Fine Dining at Quay

June 01, 2014

I had the pleasure of celebrating my 24th birthday at Quay thanks to DT and it was a much anticipated dining experience, mostly for the famous snow egg made popular by the Master Chef TV show. We came on a weekday because that allowed for a booking 2 to 3 months in advance as opposed to weekend bookings which are much harder to secure. Unfortunately that night our view was obstructed by a cruise ship so that was quite disappointing but not the restaurant's fault so I will let that slide. We were originally set on the four course dinner menu but were finally swayed towards the tasting menu so we could sample a bit of everything they had to offer.

To start every fine dining session is the amuse-bouche. I honestly do not remember what this was or what it tasted like because there was nothing particularly special about it.

Just your standard cocktail comprising of a blend of tropical fruits. It was actually a tad sour and I was expecting something much nicer in flavour.

Raw smoked Blackmore wagyu, dory roe, horseradish, soured cream, salty ice plant
The wagyu was a melt-in-your mouth texture which was to be expected. The salty ice plant was an interesting element to the dish and complemented the dish visually and tasted quite nice. Overall the dish was overly salty.

Congee of Northern Australian mud crab, fresh palm heart, egg yolk emulsion
This would be the standout dish of the night. It was a completely different take on traditional congee  and I really loved it. The congee blended seamlessly with the creaminess of the egg yolk emulsion. The flavours of this dish were perfectly balanced.

XO sea five treasures
I personally am not a fan of XO sauce and also not a big fan of seafood so I did not particularly enjoy this. The XO sauce was too overpowering for me and the seafood was nothing remarkable.

Gently braised quail, morel cream, brioche porridge, hazelnut floss
I thoroughly enjoyed this dish especially the hazelnut floss as it was so delectably moreish. The quail was also perfectly cooked. I did find that the cream made it taste slightly heavy and overall the dish was a tad too salty.

Duck poached in a fermented green plum master stock, scorched leaves, forbidden rice, umeboshi, young almonds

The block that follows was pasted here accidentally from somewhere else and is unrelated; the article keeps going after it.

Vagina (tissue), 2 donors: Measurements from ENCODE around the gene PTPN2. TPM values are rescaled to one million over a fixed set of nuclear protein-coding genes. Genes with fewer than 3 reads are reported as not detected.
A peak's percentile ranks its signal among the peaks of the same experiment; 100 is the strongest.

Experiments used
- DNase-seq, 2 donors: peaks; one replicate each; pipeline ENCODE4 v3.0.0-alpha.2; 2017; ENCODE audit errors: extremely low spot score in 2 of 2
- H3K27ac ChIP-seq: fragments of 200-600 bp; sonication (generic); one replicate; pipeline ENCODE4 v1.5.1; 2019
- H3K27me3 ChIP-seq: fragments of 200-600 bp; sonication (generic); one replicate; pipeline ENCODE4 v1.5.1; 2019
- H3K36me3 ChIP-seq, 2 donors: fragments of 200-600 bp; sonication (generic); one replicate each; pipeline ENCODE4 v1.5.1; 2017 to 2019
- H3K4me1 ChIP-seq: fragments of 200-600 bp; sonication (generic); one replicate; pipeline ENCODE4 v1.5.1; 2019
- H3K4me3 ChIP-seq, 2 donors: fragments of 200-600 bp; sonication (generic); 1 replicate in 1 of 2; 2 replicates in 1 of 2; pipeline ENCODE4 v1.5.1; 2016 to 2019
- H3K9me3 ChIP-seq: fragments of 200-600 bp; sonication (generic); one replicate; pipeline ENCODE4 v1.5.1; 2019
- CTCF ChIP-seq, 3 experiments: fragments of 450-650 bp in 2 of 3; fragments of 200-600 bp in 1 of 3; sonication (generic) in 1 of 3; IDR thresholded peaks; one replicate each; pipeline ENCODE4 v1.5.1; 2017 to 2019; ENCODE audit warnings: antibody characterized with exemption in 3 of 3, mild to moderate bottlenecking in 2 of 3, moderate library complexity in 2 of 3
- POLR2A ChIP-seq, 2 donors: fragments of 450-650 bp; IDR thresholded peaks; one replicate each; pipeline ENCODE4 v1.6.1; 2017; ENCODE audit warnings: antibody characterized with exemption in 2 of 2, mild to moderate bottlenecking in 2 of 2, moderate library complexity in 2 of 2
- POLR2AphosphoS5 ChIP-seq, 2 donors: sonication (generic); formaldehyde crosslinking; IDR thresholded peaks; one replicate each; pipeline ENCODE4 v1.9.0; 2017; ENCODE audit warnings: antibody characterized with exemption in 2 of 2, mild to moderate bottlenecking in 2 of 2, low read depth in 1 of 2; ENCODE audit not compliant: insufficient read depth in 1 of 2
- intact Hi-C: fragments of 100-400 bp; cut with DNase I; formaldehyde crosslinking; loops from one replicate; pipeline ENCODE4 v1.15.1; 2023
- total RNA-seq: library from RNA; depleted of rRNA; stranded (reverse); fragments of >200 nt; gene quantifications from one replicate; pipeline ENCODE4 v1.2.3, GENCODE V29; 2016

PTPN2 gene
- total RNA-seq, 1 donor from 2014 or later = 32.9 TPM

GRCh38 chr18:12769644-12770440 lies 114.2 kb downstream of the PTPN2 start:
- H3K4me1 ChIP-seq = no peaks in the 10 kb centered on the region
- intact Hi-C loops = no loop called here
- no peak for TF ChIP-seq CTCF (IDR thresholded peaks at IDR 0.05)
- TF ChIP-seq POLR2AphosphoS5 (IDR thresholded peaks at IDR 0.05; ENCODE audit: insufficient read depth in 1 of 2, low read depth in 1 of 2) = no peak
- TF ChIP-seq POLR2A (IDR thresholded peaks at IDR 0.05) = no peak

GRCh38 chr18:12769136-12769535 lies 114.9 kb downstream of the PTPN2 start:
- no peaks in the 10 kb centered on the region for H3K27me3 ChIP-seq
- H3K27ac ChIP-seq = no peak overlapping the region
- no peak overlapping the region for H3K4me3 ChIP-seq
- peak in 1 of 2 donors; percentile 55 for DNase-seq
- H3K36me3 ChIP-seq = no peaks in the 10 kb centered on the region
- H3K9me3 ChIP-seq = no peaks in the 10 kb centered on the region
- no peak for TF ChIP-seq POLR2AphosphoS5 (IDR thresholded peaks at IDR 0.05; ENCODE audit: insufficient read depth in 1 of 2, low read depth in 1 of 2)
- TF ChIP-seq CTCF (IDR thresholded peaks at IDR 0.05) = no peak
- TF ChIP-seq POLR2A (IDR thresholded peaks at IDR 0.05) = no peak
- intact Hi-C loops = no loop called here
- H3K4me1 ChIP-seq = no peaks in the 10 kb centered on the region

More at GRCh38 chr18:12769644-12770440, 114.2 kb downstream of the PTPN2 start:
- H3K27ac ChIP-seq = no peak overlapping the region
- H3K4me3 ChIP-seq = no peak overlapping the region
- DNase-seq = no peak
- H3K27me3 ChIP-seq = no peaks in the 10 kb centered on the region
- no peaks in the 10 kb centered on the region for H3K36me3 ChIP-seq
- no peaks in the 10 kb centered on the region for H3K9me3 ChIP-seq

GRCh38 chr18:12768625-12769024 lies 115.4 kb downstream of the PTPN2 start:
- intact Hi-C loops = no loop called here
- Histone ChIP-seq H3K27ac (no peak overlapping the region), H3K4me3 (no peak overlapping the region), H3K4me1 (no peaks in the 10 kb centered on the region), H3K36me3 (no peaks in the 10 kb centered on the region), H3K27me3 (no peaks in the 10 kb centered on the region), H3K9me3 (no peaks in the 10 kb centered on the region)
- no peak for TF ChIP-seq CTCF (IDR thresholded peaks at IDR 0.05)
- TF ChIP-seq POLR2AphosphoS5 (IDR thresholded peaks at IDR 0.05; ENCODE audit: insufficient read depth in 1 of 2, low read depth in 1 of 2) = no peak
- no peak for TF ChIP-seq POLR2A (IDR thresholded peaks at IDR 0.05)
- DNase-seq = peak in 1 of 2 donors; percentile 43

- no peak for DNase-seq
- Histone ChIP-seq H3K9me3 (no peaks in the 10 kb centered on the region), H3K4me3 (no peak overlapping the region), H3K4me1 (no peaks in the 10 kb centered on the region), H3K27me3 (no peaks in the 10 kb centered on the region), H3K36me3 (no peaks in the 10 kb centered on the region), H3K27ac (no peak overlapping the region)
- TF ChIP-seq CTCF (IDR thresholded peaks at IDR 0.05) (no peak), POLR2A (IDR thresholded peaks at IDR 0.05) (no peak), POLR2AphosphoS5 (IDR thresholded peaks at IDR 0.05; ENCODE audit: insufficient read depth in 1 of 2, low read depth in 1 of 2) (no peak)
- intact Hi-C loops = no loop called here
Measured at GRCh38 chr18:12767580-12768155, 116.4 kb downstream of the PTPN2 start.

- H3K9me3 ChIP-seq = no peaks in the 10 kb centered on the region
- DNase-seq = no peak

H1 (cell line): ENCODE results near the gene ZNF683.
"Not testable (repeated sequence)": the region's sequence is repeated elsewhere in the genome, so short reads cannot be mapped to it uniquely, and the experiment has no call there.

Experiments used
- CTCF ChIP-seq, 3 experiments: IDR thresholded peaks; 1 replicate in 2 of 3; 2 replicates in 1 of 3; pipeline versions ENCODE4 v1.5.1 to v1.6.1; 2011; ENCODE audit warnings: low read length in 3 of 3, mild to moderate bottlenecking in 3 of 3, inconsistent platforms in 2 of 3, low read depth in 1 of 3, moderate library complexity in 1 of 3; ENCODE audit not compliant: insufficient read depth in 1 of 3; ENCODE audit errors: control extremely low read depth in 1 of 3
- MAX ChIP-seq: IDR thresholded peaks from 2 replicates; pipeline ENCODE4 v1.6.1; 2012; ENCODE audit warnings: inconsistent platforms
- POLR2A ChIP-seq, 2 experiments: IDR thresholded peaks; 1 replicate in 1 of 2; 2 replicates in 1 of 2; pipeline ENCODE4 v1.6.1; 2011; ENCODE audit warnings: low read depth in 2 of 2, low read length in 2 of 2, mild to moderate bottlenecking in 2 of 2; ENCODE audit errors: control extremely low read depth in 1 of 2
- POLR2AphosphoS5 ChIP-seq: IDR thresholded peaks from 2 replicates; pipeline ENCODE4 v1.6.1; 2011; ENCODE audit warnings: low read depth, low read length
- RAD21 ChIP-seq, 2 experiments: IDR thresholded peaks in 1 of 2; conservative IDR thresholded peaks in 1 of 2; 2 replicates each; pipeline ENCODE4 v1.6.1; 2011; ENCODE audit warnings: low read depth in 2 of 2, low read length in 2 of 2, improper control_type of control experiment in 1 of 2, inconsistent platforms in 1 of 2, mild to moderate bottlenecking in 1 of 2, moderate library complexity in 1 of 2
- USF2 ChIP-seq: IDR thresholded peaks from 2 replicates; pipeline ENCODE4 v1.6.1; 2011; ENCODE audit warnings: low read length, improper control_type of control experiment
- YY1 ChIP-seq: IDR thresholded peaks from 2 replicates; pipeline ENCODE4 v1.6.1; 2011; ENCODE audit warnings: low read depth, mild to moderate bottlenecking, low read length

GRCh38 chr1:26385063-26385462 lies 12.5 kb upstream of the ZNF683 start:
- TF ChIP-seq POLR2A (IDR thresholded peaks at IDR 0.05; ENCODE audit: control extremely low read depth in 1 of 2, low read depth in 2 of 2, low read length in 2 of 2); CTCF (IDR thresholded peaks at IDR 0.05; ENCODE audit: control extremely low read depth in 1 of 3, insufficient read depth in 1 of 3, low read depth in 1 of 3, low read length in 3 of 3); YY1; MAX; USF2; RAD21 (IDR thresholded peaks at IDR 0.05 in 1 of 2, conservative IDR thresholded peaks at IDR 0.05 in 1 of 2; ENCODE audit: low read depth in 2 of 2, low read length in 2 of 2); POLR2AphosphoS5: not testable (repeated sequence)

All I can say is that the duck was succulent and flavoursome and the garnishing made everything delicious. This was one of the better dishes of the degustation.

Roasted grass fed pure Angus, mushrooms, miso, eggplant
You may not be able to see it but there was a piece of beef hiding under there. Nothing much to say here besides the beef being extremely tender. I just remember it being overly salty which appeared to be a recurring issue throughout the degustation.

Peach snow egg
Finally what we have all been waiting for! Ta-da! I present the snow egg. In all honesty it was actually a bit of a let-down. Do not get me wrong it was a delicious and visually striking dessert but after all the hype and thus heightened expectations I thought it would be the most amazing thing ever. The granita was nice but nothing like the granita I had at Tetsuya's, this was too chunky. The egg itself looked fantastic but did not taste mind-blowing and I may be biased here being that I am not a fan of meringue due to its taste and texture. 

Dissected peach snow egg
I do admit that I did enjoy cracking the shell of the egg to reveal a fluffy meringue and the delicious ice cream presented to resemble an egg yolk. Everything does get a little too sweet though.

Jersey cream, salted caramel, prune, milk and sugar crystals
I think I actually liked this dessert more albeit not as visually appealing as the snow egg. The salted caramel flakes dissolved in the mouth and all the elements went well together.

Check out the awesome teapots. DT opted for sencha which came in the red-brown teapot and I chose a fragrant white tea.
Petits Fours
Adorable yummy truffles to end the night.

It was a great experience but I felt the dishes tried to incorporate Asian elements and failed to execute them properly because many of the dishes were too salty. Degustations are supposed to tantalise your taste buds with different flavours and textures but I really did not get that experience from Quay's tasting menu. I was expecting much more from Quay being a three chef's hat restaurant and I had an amazing experience at Tetsuya's which has two chef's hat. It all felt quite impersonal at Quay whereas at Tetsuya's they specialised the dining experience for DT by serving a cake with a candle on it for his birthday. I believe attention to detail coupled with excellent food is what makes or breaks a restaurant. They are both expensive restaurants but if you had to pick one save your money for Tetsuya's because their degustation menu consists of 10 courses for $220 as opposed to 8 courses at Quay for $225.

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  1. I liked the salted caramel dessert more than the snow egg too haha